Today the church celebrates the Conversion of Saint Paul. On this day, we remember how Saul, who devoted his life to persecuting followers of Jesus, converted and became Paul, an apostle of Jesus Christ.
Think of the courage that must have taken for Paul. He had to admit that everything he had previously stood for was wrong. He had to be willing to start over with a whole new focus and purpose in his life. He had to spend time around people who probably didn't trust him at first, with very good reason. He had to go from being among the powerful agents of the empire to being among those who would be vulnerable to persecution or arrest.
It's good to remember that the point of this Christian life is conversion. The Gospel invites us all, constantly, to amend our ways. We are invited to admit that our familiar, comfortable ways are not Jesus' ways. We will be asked to admit that we were wrong - again and again - and to start over. It's incredibly counter-cultural in a world which urges us all to resist admitting error or to acknowledge that we don't have all the answers.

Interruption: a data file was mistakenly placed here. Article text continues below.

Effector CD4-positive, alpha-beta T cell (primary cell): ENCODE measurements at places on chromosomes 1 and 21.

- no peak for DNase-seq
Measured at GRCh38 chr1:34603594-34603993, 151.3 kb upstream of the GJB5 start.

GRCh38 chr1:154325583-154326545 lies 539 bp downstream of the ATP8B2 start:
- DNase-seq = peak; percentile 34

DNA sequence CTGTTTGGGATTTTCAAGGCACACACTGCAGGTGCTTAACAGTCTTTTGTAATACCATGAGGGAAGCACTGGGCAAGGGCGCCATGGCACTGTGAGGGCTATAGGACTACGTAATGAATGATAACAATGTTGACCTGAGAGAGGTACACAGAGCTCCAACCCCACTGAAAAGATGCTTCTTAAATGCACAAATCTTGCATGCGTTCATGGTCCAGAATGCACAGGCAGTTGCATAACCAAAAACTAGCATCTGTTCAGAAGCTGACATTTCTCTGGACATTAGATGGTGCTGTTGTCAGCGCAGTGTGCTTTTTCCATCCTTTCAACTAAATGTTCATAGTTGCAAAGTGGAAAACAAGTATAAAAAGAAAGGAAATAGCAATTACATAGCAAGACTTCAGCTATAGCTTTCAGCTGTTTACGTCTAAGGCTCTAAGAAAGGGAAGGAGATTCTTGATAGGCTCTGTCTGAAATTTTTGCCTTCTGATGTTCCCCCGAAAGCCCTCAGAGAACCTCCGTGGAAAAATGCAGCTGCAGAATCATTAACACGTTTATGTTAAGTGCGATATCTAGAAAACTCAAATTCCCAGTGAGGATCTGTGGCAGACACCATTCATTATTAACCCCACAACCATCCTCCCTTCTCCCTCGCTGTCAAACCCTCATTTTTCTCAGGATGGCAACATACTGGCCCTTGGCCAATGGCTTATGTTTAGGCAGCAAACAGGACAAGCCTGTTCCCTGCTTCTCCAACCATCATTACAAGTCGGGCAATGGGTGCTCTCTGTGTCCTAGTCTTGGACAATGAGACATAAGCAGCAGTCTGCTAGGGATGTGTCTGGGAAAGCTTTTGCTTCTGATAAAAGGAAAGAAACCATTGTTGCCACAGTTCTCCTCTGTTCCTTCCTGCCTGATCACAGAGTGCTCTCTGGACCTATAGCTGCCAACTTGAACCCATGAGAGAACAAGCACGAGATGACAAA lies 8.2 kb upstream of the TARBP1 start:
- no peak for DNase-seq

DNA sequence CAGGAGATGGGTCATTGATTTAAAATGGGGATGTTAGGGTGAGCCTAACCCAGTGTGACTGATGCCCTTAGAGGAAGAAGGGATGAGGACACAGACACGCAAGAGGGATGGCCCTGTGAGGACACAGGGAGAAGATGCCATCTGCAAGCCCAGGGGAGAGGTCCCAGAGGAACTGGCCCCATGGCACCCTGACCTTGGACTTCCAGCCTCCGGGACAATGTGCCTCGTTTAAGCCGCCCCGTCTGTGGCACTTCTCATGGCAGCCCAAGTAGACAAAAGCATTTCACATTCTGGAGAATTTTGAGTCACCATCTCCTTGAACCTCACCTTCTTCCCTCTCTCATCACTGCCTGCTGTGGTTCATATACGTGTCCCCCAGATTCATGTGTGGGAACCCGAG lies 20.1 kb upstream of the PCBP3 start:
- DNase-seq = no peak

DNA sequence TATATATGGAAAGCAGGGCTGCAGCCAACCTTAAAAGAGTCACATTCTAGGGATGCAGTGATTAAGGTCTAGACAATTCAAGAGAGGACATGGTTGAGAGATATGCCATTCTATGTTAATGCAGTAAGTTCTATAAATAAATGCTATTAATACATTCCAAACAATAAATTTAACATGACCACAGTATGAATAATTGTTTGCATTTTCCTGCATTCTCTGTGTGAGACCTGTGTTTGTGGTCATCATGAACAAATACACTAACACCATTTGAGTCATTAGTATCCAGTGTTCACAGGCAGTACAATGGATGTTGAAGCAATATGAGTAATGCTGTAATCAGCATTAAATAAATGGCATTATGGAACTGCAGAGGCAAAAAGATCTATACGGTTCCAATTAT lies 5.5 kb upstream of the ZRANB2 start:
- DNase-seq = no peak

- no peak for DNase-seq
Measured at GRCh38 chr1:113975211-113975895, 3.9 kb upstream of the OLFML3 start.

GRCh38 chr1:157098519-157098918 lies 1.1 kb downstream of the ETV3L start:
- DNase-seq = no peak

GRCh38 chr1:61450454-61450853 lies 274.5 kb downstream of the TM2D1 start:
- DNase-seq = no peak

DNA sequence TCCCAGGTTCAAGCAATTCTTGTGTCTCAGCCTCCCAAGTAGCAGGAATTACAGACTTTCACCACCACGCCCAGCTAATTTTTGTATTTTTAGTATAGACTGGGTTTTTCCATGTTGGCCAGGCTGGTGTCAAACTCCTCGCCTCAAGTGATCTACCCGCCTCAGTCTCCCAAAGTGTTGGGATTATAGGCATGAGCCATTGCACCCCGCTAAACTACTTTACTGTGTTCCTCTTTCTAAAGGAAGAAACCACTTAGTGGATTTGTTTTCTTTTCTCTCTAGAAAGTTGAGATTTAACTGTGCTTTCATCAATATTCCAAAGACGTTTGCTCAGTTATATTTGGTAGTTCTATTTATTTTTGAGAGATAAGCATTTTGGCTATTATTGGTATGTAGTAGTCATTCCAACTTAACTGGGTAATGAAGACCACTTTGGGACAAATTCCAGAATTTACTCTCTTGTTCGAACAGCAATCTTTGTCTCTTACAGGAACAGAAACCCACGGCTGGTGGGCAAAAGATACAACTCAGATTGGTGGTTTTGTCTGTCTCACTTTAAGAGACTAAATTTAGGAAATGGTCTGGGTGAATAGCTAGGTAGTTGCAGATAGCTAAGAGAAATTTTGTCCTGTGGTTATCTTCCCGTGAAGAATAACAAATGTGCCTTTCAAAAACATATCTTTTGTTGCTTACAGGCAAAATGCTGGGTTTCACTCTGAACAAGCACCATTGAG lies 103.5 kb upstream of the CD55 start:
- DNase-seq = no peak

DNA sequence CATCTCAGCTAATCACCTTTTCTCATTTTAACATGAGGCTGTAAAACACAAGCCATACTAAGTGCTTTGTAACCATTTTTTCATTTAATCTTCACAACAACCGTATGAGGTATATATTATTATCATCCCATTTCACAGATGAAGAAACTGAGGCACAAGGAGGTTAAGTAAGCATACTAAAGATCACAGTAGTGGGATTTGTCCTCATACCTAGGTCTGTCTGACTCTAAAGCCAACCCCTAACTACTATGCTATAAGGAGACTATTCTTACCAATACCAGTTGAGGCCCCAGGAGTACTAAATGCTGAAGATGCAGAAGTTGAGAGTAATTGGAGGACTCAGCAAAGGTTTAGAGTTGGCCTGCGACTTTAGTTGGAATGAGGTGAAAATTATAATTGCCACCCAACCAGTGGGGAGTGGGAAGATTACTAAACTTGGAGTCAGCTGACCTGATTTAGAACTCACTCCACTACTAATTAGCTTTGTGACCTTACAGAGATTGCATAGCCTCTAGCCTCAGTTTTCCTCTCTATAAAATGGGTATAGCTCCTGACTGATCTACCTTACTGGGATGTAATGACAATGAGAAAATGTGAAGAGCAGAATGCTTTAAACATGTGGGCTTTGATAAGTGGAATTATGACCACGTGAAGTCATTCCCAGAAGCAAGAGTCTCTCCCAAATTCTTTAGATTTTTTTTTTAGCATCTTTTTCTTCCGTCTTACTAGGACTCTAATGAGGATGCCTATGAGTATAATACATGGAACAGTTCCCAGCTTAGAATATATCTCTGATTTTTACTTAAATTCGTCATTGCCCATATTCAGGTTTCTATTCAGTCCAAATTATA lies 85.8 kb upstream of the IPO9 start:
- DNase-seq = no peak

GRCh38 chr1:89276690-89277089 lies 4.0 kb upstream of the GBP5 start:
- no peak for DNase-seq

So on this day when we give thanks for Saint Paul's conversion and his witness, let us all think about how we might need to be converted. What do you need to stop doing for the sake of the Gospel? What does the Gospel demand that you begin? How can we all move from comfort and familiarity to welcome the inherent uncertainty and danger of the Gospel life?
Our world needs brave witnesses of Christ's love. May you and I have the grace and courage to answer the invitation of Jesus Christ.
In a world often defined by differences, Christians are called to be reconciled reconcilers. Inspired by the indaba process of deep listening and seeking common ground, this book shares stories of profound reconciliation from around the Anglican Communion. With a foreword by the Archbishop of Canterbury.Learn more
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